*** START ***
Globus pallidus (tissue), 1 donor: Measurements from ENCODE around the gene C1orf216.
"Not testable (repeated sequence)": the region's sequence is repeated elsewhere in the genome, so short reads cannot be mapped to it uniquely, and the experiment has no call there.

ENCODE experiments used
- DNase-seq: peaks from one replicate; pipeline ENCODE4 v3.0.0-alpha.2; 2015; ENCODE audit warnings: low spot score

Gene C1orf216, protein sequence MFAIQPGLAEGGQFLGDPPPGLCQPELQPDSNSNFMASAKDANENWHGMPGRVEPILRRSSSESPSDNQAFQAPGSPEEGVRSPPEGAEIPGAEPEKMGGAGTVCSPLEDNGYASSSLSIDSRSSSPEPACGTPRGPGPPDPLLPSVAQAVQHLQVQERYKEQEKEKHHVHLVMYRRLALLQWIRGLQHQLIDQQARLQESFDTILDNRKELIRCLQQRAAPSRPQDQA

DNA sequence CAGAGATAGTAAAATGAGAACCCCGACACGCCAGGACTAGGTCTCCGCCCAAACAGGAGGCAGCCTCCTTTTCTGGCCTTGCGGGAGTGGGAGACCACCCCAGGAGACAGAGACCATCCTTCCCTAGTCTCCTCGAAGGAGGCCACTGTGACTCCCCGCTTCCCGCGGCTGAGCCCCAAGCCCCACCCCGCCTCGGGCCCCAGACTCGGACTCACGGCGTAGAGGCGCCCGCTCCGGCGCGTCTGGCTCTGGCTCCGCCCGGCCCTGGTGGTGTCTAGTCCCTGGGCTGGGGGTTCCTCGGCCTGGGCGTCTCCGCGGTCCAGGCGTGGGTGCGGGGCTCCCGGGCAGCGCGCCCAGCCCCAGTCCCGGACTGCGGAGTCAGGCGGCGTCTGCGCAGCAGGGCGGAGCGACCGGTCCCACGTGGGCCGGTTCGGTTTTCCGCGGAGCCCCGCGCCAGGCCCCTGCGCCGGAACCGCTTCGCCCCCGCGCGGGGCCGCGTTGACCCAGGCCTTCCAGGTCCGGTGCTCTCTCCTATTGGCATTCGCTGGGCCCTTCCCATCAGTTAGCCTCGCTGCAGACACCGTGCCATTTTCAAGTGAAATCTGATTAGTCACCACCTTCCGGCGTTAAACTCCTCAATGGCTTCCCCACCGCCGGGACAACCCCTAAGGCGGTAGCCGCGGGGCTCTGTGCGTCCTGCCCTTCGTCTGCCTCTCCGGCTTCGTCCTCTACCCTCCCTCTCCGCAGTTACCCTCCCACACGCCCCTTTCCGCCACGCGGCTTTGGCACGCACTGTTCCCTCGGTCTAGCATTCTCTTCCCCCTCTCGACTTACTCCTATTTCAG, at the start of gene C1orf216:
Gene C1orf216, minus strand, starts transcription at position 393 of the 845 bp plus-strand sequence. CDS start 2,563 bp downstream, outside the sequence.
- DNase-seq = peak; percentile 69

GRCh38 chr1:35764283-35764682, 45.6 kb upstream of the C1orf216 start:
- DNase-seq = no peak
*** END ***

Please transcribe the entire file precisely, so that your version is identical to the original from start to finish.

Globus pallidus (tissue), 1 donor: Measurements from ENCODE around the gene C1orf216.
"Not testable (repeated sequence)": the region's sequence is repeated elsewhere in the genome, so short reads cannot be mapped to it uniquely, and the experiment has no call there.

ENCODE experiments used
- DNase-seq: peaks from one replicate; pipeline ENCODE4 v3.0.0-alpha.2; 2015; ENCODE audit warnings: low spot score

Gene C1orf216, protein sequence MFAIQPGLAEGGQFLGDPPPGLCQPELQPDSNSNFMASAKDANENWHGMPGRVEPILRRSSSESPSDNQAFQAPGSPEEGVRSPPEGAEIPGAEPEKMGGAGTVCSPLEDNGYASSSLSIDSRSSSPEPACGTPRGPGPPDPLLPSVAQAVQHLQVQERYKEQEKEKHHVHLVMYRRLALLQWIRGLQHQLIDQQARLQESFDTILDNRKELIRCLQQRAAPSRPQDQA

DNA sequence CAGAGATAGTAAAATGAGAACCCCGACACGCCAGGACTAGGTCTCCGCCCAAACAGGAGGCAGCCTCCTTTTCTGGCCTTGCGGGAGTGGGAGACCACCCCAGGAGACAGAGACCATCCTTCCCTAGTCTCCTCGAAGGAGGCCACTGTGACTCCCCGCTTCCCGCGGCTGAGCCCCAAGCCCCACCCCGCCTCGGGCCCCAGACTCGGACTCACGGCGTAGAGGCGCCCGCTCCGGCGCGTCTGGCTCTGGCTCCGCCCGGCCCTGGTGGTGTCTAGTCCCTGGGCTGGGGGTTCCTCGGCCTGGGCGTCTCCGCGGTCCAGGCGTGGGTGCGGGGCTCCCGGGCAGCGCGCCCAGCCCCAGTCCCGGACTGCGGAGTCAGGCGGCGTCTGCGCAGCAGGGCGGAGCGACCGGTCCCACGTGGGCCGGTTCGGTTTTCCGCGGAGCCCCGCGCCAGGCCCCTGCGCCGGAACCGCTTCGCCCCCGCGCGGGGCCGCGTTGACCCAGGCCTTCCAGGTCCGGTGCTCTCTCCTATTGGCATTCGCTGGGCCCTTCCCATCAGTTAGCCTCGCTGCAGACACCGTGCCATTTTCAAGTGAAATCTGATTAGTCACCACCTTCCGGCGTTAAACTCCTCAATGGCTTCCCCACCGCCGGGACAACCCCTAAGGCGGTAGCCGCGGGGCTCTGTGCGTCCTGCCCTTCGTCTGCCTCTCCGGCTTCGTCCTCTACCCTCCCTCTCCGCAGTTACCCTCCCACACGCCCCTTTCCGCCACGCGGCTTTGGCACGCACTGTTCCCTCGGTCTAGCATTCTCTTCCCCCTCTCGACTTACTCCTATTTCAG, at the start of gene C1orf216:
Gene C1orf216, minus strand, starts transcription at position 393 of the 845 bp plus-strand sequence. CDS start 2,563 bp downstream, outside the sequence.
- DNase-seq = peak; percentile 69

GRCh38 chr1:35764283-35764682, 45.6 kb upstream of the C1orf216 start:
- DNase-seq = no peak